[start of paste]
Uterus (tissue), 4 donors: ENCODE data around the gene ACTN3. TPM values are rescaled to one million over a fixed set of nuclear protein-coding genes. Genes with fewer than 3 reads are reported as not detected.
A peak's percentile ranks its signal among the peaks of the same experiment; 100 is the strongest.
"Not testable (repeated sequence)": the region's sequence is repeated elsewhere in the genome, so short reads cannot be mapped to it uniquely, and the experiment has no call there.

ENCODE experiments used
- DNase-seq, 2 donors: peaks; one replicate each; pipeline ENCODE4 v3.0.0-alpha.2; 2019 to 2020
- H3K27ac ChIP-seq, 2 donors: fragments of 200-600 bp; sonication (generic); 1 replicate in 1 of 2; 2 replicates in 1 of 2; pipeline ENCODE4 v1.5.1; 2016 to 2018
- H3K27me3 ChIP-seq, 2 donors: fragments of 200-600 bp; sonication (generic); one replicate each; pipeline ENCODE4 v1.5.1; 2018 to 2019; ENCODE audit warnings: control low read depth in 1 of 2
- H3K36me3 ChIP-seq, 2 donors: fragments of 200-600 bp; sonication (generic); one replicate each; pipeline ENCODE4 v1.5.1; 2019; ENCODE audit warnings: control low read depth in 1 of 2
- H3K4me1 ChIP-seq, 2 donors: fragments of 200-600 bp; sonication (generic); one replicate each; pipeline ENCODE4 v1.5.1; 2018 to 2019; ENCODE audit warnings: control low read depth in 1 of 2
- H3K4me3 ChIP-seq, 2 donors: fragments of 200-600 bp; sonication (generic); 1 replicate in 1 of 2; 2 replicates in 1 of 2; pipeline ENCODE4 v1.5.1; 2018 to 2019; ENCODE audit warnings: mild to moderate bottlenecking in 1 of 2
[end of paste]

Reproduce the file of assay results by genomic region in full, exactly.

Uterus (tissue), 4 donors: ENCODE data around the gene ACTN3. TPM values are rescaled to one million over a fixed set of nuclear protein-coding genes. Genes with fewer than 3 reads are reported as not detected.
A peak's percentile ranks its signal among the peaks of the same experiment; 100 is the strongest.
"Not testable (repeated sequence)": the region's sequence is repeated elsewhere in the genome, so short reads cannot be mapped to it uniquely, and the experiment has no call there.

ENCODE experiments used
- DNase-seq, 2 donors: peaks; one replicate each; pipeline ENCODE4 v3.0.0-alpha.2; 2019 to 2020
- H3K27ac ChIP-seq, 2 donors: fragments of 200-600 bp; sonication (generic); 1 replicate in 1 of 2; 2 replicates in 1 of 2; pipeline ENCODE4 v1.5.1; 2016 to 2018
- H3K27me3 ChIP-seq, 2 donors: fragments of 200-600 bp; sonication (generic); one replicate each; pipeline ENCODE4 v1.5.1; 2018 to 2019; ENCODE audit warnings: control low read depth in 1 of 2
- H3K36me3 ChIP-seq, 2 donors: fragments of 200-600 bp; sonication (generic); one replicate each; pipeline ENCODE4 v1.5.1; 2019; ENCODE audit warnings: control low read depth in 1 of 2
- H3K4me1 ChIP-seq, 2 donors: fragments of 200-600 bp; sonication (generic); one replicate each; pipeline ENCODE4 v1.5.1; 2018 to 2019; ENCODE audit warnings: control low read depth in 1 of 2
- H3K4me3 ChIP-seq, 2 donors: fragments of 200-600 bp; sonication (generic); 1 replicate in 1 of 2; 2 replicates in 1 of 2; pipeline ENCODE4 v1.5.1; 2018 to 2019; ENCODE audit warnings: mild to moderate bottlenecking in 1 of 2